Reuters reports that bitcoin futures, traded through the Chicago Board Options Exchange (CBOE), saw January contracts, which opened at $15,460 in New York on Sunday evening, leap to a high of $17,170 during Asian hours.

The largest and most destructive of the wildfires in California continued to burn its way up the coast on Sunday, becoming the fifth-largest in the state's history and sparking new evacuations in towns as far north as Santa Barbara.

Simeon Booker, the Washington bureau chief of Jet and Ebony magazines for five decades, died Dec. 10 at an assisted-living community in Solomons, Md., according to The Washington Post. He was 99 and had recently been hospitalized for pneumonia, his wife, Carol Booker, told the paper.

Booker was the first full-time black reporter for The Post. The paper says "few reporters risked more to chronicle the civil rights movement than Mr. Booker."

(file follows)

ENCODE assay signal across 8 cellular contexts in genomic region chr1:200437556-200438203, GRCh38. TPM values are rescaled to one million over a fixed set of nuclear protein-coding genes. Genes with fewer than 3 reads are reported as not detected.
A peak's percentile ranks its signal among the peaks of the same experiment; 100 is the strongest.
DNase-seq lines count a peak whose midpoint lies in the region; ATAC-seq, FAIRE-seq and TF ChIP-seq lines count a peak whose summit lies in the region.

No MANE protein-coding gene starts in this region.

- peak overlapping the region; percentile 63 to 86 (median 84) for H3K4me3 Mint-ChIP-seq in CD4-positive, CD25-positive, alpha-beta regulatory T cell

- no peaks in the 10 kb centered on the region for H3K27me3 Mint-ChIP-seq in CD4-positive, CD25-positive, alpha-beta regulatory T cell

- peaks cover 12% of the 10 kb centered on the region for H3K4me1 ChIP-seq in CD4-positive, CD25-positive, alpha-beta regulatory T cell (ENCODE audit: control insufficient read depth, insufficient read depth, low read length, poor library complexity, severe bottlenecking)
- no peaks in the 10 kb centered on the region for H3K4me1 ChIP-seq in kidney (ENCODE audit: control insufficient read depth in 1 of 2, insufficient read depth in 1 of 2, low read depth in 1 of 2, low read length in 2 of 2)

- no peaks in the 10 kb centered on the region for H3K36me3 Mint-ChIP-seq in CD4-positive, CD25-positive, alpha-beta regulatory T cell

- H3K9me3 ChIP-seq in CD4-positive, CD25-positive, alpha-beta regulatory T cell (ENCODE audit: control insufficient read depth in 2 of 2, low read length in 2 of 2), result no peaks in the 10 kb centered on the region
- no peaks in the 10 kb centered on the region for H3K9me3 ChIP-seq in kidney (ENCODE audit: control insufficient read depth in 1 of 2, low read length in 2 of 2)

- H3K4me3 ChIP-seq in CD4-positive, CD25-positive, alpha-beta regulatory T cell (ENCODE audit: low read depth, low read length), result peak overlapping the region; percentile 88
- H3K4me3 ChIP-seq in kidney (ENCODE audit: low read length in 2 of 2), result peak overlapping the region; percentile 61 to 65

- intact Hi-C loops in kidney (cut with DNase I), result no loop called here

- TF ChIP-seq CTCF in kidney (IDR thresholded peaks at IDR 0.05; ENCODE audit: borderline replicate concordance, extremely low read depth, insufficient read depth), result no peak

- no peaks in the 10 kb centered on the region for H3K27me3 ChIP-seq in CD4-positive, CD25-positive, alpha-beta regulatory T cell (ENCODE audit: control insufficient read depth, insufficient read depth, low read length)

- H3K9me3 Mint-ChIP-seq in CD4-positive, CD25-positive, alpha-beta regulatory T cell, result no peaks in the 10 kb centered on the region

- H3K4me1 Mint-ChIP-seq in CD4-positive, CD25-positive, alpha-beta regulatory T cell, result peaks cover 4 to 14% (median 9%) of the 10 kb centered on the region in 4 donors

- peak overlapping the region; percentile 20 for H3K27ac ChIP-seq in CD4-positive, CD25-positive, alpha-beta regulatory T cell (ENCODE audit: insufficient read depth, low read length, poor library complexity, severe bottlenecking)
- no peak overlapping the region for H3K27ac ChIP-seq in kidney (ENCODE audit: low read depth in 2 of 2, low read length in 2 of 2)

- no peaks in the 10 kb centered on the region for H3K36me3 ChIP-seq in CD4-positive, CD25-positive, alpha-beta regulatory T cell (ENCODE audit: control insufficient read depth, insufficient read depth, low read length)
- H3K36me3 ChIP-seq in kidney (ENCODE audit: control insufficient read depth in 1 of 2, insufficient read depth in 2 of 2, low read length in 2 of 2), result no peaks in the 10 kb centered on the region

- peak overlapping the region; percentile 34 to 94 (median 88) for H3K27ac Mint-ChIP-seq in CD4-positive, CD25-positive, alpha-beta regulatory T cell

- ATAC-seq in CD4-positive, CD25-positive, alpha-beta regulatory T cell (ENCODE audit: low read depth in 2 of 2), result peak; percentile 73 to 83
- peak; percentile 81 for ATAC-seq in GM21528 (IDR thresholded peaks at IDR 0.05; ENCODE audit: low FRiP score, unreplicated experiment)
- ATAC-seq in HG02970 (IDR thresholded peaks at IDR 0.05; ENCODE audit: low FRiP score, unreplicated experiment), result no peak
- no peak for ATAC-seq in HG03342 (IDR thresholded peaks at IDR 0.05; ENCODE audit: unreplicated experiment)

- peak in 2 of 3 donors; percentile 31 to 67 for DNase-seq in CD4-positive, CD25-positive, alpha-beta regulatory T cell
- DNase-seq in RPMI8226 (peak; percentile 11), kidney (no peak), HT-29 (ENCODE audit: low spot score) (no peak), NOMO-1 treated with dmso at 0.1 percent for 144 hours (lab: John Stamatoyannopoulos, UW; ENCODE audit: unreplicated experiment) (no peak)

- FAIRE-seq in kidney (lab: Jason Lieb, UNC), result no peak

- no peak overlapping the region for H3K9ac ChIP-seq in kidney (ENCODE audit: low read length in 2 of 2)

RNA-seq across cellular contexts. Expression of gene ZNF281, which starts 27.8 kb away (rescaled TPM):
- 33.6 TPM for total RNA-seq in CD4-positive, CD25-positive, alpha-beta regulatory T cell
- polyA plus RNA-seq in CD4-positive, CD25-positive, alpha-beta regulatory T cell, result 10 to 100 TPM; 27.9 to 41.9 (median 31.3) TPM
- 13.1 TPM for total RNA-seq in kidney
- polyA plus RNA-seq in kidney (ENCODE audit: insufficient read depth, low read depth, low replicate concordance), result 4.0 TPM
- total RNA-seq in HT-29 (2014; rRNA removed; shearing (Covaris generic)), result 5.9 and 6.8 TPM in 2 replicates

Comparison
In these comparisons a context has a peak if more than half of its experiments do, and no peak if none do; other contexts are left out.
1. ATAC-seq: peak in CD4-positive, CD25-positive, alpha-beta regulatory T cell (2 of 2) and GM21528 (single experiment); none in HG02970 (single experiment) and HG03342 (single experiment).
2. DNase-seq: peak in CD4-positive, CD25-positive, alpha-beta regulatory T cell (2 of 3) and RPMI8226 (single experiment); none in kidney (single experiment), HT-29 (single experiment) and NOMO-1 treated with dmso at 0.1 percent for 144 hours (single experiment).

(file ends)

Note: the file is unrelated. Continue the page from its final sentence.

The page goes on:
Discrimination in the form of sexual harassment has been in the headlines for weeks now, but new poll results being released by NPR show that other forms of discrimination against women are also pervasive in American society. The poll is a collaboration with the Robert Wood Johnson Foundation and the Harvard T.H. Chan School of Public Health.

For example, a majority (56 percent) of women believe that where they live, women are paid less than men for equal work. And roughly a third (31 percent) say they've been discriminated against when applying for jobs because they are women.

Andrea Sutton, a mom in Firestone, Colo., was trying to put her 3-year-old son Daniel down for a nap, but he wasn't having it. It was January, too cold for him to burn off much energy outside, and he was restless. She read him some books to settle him down and then left him to fall asleep.